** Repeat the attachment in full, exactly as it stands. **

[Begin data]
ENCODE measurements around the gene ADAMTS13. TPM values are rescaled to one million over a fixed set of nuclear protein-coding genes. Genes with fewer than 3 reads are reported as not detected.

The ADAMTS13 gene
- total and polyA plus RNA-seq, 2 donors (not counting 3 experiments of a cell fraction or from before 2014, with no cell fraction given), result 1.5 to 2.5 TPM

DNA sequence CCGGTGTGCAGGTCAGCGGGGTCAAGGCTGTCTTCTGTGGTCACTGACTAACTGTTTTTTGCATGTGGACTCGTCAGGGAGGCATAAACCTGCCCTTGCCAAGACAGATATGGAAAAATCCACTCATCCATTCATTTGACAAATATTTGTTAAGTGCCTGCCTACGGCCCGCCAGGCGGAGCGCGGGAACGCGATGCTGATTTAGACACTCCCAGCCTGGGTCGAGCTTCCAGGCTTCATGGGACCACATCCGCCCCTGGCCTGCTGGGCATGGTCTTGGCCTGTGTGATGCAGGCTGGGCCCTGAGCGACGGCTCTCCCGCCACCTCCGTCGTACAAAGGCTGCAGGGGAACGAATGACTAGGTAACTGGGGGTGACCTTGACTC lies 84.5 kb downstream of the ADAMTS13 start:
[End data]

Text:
ENCODE measurements around the gene ADAMTS13. TPM values are rescaled to one million over a fixed set of nuclear protein-coding genes. Genes with fewer than 3 reads are reported as not detected.

The ADAMTS13 gene
- total and polyA plus RNA-seq, 2 donors (not counting 3 experiments of a cell fraction or from before 2014, with no cell fraction given), result 1.5 to 2.5 TPM

DNA sequence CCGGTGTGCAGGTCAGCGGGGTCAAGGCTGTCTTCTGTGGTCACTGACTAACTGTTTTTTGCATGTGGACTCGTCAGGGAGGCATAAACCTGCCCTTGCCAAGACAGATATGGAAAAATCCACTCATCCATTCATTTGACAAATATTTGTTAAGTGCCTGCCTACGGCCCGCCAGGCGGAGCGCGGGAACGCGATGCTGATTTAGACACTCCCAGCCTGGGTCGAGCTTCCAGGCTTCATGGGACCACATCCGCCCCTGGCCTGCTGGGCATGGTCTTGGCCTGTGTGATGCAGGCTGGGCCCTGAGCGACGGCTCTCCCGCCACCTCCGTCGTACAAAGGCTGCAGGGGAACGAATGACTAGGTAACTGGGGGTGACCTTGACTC lies 84.5 kb downstream of the ADAMTS13 start: